My farewell to PV


Abraham family

Pictured above is the Abraham family.

Jayne Abraham, Editor-in-Chief

Dear PV,

Thank you, and goodbye. 

Since first grade, I have been a student in this district. Coming from Canada at just 6 years old, I knew what made me different before I knew how to tell time. And as I look around today – at my peers, at my teachers, at my soccer team – not much has changed. There is something that makes me different, and it’s not just skin deep.

Serving as the editor in chief of this publication has been one of my greatest honors yet. I have gained invaluable skills and have learned so much from my peers and especially my adviser Mrs. Dyer, who saw me. My passion for journalism is stronger than ever, and I must thank the school for providing me with such an opportunity. And this is not the only opportunity PV has granted me.

Academically, I have thrived in this building. Beyond the ultimately trivial numbers and stats that seemingly define my capabilities as a student, I have time and time again partaken in an immersive educational experience, whether it be my senior AP Literature class or my junior AP Government class. I have felt seen, heard, and respected by my teachers. While I know this is not the case for all students, I would be lying if I said that I haven’t had a positive educational experience at PV. As far as academics go, it’s been wonderful. 

But school has never just been a place of learning, has it? Within these walls, we learn our identities – we find out who we are. School is a social and cultural landscape that students must navigate, and it’s not easy for everyone.

I am Canadian. My mother is Russian, and my father is Nigerian. My sister was born in Russia in 1990. My mom, dad, and sister immigrated to Canada in 1999. I was born in 2004, and my parents and I immigrated to the United States in 2010 while my sister stayed in Canada to attend college.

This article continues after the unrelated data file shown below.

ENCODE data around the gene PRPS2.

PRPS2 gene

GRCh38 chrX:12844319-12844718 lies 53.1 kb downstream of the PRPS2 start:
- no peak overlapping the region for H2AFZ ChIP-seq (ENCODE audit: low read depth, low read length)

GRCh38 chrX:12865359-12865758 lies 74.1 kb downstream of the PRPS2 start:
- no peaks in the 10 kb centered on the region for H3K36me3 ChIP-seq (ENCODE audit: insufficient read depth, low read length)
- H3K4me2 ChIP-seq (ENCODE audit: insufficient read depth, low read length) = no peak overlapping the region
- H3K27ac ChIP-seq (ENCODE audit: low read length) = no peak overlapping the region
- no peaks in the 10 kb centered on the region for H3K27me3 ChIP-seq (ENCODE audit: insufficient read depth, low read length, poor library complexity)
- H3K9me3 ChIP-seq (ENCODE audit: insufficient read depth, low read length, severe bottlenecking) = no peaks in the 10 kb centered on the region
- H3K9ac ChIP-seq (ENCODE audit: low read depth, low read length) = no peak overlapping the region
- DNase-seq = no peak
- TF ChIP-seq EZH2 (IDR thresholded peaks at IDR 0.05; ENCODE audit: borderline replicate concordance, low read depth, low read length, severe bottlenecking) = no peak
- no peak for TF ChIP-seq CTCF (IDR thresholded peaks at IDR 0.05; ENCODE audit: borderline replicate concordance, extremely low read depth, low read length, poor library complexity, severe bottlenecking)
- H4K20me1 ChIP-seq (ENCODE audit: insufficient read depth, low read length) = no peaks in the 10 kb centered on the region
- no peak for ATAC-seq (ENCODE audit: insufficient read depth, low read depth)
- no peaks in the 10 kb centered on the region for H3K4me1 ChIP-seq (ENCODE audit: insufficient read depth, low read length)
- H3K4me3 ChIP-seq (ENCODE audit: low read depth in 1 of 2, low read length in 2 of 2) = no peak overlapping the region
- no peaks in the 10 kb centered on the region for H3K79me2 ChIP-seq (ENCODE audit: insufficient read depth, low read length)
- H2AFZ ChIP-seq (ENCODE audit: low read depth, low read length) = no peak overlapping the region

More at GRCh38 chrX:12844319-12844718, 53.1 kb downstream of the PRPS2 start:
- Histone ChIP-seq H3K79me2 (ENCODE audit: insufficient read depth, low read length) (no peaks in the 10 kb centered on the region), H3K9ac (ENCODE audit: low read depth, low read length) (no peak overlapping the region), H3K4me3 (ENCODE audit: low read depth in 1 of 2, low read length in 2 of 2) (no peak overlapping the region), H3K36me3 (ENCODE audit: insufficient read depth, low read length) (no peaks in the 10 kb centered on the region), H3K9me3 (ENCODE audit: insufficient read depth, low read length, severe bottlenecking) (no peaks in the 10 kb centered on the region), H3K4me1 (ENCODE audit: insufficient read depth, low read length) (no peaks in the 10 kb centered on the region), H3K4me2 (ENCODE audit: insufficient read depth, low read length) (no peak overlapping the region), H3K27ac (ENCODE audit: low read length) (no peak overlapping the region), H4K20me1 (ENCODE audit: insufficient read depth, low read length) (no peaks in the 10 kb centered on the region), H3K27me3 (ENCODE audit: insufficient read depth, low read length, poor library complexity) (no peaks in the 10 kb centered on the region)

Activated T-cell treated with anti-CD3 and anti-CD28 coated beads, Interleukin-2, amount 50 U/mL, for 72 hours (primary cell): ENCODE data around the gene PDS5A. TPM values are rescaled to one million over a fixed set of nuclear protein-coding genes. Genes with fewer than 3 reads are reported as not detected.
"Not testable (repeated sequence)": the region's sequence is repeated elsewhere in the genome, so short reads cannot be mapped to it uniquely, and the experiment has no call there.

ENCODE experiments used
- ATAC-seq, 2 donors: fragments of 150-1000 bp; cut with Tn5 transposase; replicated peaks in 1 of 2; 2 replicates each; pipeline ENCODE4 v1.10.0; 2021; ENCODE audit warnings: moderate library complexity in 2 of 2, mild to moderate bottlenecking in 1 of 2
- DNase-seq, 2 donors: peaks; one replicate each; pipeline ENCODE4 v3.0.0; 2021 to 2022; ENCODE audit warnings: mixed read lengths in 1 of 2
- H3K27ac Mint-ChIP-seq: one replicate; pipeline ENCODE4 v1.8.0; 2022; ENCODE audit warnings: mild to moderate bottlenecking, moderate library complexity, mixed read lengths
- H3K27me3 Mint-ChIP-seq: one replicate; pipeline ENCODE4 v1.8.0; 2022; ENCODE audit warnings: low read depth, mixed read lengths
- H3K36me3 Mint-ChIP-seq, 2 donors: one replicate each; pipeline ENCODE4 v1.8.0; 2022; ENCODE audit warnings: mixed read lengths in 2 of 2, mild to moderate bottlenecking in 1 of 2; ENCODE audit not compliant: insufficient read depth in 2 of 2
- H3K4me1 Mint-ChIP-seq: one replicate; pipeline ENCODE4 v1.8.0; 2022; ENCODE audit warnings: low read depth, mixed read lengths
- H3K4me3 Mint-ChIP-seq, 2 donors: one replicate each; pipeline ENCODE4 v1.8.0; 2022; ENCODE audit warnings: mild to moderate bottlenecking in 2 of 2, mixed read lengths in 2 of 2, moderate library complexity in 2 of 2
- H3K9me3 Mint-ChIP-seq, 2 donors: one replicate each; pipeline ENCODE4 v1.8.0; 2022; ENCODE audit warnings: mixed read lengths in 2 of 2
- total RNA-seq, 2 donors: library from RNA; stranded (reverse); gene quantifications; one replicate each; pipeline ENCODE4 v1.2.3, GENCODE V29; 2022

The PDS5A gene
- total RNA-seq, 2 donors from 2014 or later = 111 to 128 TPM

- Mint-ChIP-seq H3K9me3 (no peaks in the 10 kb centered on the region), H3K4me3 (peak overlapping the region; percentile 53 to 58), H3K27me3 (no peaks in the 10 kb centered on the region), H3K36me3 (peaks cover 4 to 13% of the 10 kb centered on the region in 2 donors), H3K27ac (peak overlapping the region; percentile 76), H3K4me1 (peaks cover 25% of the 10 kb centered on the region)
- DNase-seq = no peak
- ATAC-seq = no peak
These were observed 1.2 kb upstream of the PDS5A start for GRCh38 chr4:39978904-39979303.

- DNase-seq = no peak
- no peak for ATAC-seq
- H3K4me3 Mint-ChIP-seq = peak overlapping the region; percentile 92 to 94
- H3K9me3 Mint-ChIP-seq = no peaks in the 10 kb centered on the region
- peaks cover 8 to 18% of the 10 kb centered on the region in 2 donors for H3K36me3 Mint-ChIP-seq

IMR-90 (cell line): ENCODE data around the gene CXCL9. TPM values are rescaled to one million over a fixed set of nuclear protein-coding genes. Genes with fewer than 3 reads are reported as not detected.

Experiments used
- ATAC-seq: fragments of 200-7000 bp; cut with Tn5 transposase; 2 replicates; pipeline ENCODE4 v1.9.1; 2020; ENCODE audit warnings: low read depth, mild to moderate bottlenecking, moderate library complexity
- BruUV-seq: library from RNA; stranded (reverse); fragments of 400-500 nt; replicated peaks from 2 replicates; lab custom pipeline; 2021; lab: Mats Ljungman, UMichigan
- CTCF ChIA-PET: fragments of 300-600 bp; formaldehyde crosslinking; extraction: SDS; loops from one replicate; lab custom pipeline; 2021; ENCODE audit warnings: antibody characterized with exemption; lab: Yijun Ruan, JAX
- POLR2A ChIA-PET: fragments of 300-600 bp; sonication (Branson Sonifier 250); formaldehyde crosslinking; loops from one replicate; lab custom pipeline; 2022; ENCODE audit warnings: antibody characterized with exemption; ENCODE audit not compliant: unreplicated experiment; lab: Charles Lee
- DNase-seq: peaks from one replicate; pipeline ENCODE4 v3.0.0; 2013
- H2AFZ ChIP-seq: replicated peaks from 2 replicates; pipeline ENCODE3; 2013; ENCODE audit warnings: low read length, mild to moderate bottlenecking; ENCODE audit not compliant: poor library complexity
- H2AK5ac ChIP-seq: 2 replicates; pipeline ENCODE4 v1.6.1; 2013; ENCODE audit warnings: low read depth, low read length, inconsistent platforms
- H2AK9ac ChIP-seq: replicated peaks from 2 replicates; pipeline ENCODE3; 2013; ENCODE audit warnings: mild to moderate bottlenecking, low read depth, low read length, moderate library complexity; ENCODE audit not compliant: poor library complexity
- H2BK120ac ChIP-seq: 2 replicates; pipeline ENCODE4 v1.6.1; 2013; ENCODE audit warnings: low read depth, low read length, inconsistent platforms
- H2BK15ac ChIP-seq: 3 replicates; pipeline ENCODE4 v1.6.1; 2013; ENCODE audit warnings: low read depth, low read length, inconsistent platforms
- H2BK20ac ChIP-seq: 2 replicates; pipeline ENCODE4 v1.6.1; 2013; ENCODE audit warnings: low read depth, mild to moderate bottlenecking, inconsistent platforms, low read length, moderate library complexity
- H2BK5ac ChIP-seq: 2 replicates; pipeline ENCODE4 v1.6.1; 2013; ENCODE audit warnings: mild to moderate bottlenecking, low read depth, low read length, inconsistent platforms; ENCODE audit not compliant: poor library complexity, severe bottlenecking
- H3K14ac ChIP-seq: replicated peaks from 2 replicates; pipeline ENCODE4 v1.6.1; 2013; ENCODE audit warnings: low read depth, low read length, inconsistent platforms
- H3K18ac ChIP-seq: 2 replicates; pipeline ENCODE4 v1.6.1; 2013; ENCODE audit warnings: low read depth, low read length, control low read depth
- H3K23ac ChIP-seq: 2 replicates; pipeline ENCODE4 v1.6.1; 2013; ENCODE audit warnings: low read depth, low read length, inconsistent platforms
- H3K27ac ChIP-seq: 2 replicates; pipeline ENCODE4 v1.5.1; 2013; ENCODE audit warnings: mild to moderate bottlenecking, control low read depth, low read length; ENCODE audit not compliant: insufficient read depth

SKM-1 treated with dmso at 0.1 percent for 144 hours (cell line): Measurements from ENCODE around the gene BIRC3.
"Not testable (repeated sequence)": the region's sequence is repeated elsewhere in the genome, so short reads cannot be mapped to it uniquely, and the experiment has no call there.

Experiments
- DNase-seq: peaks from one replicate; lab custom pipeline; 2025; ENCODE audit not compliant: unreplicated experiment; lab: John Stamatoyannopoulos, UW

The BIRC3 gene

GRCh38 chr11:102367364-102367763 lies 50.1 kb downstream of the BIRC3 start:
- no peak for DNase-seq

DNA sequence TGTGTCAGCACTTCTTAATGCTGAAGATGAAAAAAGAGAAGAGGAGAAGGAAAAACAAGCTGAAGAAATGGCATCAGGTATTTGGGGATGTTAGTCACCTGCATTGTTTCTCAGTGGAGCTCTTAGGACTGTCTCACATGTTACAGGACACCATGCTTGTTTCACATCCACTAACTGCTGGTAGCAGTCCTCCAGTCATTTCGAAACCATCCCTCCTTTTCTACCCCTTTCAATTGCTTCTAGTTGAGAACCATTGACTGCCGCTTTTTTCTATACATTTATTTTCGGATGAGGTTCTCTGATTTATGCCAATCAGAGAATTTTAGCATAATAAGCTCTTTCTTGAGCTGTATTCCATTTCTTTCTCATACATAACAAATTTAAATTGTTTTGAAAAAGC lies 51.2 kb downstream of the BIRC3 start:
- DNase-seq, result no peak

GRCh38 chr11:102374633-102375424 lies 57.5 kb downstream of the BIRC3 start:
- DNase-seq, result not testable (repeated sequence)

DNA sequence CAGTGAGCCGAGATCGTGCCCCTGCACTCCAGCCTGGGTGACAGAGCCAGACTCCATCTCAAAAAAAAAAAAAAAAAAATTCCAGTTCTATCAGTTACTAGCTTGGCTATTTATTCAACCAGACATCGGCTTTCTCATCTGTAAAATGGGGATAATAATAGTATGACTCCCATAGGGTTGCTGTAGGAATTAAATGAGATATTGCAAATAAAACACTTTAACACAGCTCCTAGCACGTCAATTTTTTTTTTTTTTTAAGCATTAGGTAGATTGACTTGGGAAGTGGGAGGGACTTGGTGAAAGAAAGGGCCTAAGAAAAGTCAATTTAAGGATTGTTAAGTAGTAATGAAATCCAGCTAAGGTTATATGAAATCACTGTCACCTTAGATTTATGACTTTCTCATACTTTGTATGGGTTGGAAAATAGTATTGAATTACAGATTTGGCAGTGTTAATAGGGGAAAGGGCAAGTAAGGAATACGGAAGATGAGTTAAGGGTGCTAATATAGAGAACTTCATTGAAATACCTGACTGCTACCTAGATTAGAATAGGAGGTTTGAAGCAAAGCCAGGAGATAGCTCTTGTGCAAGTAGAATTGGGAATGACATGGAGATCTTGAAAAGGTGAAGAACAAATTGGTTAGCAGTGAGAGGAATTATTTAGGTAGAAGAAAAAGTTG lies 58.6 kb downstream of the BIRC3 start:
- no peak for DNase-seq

But to you, all I am is Black – not much more. How do I know?

I know because I pretend I don’t hear those I consider friends lazily spit the N-word out of their mouths. I know because in a building with so few Black students, I’m still confused with Black girls whom I don’t resemble. I know because I’m met with unwanted questions about my hair, about my skin – elements of my being turned insecurities because of this environment. I know because it’s always my responsibility. I know because my friends don’t get it. I know because to you, I’m a part of a group that you view as, among other things, a monolith.

PV, I’m tired.

But I am not hopeless.

As I prepare to venture off to college this coming fall, I am ignited by the passion of fervorous students and devoted teachers. I am inspired by the efforts of the individuals who still have time left in this building. I am excited by clubs, like A Positive Place, that have provided a safe space for countless students. 

And though I’ve experienced ample disillusionment as a result of some of my experiences in this building, I’m leaving this school with hope. But I’m also leaving with one request.

Seek more. 

PVHS is not a microcosm of the world, of what’s really out there. The world is much more diverse and complex than the hallways of this building – just ask any minority student at PVHS. 

I implore you to not just acknowledge the limitations of your perspective, but to actually do something about it. Be better, and seek more.

Thank you, and goodbye, PV. 

With love,

Jayne Abraham